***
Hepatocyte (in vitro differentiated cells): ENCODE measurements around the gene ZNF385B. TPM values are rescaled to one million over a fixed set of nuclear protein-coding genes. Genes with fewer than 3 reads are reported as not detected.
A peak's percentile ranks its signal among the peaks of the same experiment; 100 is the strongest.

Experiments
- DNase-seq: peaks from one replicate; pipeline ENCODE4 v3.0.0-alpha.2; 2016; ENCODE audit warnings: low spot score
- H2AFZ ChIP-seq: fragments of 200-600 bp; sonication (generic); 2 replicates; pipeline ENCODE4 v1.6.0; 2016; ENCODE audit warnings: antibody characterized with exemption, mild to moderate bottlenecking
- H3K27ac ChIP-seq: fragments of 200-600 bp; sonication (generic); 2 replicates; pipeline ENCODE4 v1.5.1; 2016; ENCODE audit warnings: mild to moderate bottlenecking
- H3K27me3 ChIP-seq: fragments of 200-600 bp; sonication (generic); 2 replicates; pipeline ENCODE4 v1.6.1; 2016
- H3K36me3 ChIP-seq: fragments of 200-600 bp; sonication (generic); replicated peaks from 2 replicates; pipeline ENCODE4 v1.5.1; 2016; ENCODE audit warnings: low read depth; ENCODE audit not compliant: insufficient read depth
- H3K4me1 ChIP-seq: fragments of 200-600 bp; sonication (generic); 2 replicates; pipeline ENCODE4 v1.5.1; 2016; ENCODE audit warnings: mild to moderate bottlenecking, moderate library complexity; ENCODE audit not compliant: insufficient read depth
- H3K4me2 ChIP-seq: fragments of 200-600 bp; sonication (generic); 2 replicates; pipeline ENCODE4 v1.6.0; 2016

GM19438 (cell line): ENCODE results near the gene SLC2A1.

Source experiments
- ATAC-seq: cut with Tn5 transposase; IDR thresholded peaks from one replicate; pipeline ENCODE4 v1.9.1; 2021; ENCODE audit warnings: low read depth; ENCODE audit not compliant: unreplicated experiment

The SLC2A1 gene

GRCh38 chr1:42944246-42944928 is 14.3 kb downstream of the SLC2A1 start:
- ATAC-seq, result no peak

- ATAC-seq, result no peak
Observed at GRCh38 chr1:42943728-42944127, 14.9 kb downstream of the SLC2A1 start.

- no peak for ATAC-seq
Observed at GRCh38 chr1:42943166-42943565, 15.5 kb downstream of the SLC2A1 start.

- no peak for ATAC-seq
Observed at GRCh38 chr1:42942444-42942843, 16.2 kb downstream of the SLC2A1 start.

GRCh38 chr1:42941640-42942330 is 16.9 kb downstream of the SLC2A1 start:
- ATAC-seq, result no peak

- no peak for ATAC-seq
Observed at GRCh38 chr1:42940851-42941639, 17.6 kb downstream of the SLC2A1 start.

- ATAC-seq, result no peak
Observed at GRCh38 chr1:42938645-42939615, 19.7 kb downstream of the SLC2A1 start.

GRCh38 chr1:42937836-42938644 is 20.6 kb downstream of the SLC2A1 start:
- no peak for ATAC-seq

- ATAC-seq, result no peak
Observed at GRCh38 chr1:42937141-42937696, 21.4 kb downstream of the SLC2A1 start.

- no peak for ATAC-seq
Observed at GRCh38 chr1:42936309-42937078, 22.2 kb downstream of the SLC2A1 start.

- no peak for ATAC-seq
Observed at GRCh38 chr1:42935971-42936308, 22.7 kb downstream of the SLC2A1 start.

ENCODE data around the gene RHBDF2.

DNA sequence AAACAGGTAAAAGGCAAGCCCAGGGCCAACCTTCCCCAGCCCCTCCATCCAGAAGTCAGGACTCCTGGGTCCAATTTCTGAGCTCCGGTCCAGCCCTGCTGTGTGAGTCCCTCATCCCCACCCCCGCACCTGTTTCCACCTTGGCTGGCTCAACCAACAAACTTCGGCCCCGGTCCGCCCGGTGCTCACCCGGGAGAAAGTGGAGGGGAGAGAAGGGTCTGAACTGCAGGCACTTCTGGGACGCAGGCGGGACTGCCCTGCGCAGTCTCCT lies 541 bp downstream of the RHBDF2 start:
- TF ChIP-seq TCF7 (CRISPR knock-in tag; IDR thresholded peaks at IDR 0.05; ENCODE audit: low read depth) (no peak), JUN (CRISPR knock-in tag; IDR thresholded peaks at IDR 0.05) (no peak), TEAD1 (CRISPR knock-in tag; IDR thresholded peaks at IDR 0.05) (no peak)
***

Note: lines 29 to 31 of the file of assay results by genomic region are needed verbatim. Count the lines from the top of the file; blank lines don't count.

GRCh38 chr1:42937836-42938644 is 20.6 kb downstream of the SLC2A1 start:
- no peak for ATAC-seq

- ATAC-seq, result no peak